Our Social Contract is Broken
For years, the social contract that we have in the West has been broken. We have many ways at our disposal to correct the brokenness, and as Catholics, we need look no further than within our own Church to find ways to mend and even overhaul the social contract.
The pandemic has laid bare that we need to make changes to the system because far too many people in our country are falling through the cracks. To rectify the injustices, we need not go headfirst into complete socialism, but socialism is a deep well with many useful ideas to help create a better social contract.
Many of these ideas are not incompatible with the Catholic Church. Indeed, evidence of their compatibility can be found in liberation theology and personalist philosophies—I am a student of Emmanuel Mounier, so I would be remiss to not mention his contributions as a Catholic and socialist.
This is, of course, a massive topic to handle in such a short piece, so I will do my best to make an introduction to questioning the hegemonic social contract theory of our society. I will do so relying on the works of Mounier and other Catholic sources, such as Catholic social teaching.
The social contract is broken in many regards: it is broken in terms of the structure of our society; it is broken in terms of our economy; and it is broken in terms of our justice system. I want to discuss briefly the first two issues, as I discuss the topic of justice in another post.
The decadence of the social and economic aspects of our social contract are linked. We live in a liberal democratic and capitalist society. These two things, liberal democracy and capitalism, need not go together, but we have put them together.
To keep things simple, in our social lives, we have begun to isolate ourselves and distance ourselves from one another. Think of our communities: people are less reliant on communal structures and are less involved in their communities.
Many thinkers of the left and the right have pointed to the hollowing out of communal life that our social contract has done. The rise of individualism means that we are less attached to the structures that once gave our lives meaning (Taylor, 1991: 2).
Mounier saw this back in the 1930s, so this is not a new issue. His concern is that we were putting up roadblocks to communication. These roadblocks began then to alienate us from each other (2016: 40). Pope Francis touches on this issue of alienation in his latest encyclical (2020: s13). Individualism is, in many ways, antithetical to Catholicism and Christianity. Individualism forms persons who are concerned with their own interests.
This is not the way of Christ. Christ is selfless and concerned with the wellbeing of others. If we think of scripture, we can look to Matthew 25: 35-40 where Christ talks about when He was naked, hungry, thirsty, and in prison.
We are called to tend to those on the margins who are our sisters and brothers. We can also look to the parable of the Good Samaritan that Pope Francis uses in Fratelli Tutti, as it too serves to remind us to care for others. One of the main causes for our alienation and disjoining from communal structures is our economic system.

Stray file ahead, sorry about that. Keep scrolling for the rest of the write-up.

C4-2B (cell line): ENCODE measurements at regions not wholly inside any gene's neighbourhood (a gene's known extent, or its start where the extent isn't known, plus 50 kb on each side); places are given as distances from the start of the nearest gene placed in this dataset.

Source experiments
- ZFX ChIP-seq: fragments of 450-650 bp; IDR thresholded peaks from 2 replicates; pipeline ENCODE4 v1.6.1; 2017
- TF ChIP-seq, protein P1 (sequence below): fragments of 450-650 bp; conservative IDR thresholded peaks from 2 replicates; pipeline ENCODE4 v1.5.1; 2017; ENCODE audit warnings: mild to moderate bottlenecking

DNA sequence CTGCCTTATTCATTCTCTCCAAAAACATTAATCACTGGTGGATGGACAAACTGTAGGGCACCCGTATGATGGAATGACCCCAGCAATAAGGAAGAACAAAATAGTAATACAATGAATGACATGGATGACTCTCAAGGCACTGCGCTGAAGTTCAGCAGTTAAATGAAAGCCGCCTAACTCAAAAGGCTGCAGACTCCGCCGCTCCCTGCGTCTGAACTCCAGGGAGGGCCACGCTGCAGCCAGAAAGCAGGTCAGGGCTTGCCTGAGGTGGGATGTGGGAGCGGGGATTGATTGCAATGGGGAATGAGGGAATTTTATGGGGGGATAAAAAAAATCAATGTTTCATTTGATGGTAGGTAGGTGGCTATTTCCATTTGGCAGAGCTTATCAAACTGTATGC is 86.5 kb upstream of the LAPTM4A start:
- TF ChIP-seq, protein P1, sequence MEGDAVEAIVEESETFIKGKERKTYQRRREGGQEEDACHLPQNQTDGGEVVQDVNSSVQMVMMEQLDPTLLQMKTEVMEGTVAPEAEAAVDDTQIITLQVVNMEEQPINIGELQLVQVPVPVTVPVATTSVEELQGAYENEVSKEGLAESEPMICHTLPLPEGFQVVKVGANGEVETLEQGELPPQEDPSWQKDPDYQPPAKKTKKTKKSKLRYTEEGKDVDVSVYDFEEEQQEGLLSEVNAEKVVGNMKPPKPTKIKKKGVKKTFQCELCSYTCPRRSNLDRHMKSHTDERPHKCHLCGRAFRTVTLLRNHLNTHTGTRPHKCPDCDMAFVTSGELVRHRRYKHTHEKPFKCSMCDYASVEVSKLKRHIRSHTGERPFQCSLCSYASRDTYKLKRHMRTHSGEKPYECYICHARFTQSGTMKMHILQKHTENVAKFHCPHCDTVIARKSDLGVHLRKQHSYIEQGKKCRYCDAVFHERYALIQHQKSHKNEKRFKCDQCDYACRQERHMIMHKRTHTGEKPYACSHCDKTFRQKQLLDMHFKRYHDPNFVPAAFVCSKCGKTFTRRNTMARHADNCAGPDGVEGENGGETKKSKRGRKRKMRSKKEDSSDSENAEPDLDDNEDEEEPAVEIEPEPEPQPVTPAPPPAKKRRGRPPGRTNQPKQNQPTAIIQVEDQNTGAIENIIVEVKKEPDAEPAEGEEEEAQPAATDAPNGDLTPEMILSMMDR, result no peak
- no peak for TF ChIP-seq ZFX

The capitalist system, which has as many varieties as socialism, is in large part to blame for the brokenness of our social contract. Part of the reason that the communal structures are disappearing is that our economic system has made work much more precarious and the least well off amongst us are required to work more and more jobs in order to support themselves and their families.
We have all heard this before: we need to pay people more. It is not only about paying people more, but it is also about making sure that people have job security and are not treated as disposable. Life needs to be more than surviving.
Indeed, Mounier argues that our basic needs must be met but need more to life than that (1961: 453). To fix our social contract, we need to make sure that everyone’s basic needs are met. This does cost money, but it is money well spent if we could help to ensure that everyone sleeps in a warm bed at night.
To achieve this, Mounier does propose a socialist economy that flips capitalism on its head. His proposal is one echoed by liberation theology and even echoes things that Pope Francis has said.
The biggest economic issue is that the human person is being used to serve the interests of profit and capital, which denigrates the dignity of the person. Indeed, Mounier proposes an inversion that has ‘the person as its principle and its model’ (1961: 603). What we can learn is that the economy should be serving the person’s interests and not the other way around.
Amongst other things, this does mean that the social contract should ensure the vital necessities of the person, such as housing, food, healthcare, education, basic clothing (Mounier, 1961: 453) and make sure that they can achieve their personal necessities, i.e., the enjoyment of cultural activities, sports, travel, and leisure (Mounier, 1961: 453).
This is a massive topic, and I have barely scratched the surface of it. In short, the social contract is broken because we have created a society in which we treat humans as disposable.
Capitalism has created structures that put its profit and success ahead of the lives of the humans that make it function. If we want to fix our social contract and restore dignity to human beings, we need to overhaul our economic structures. We can change our morality as much as we like, but nothing will truly change until we change the economy.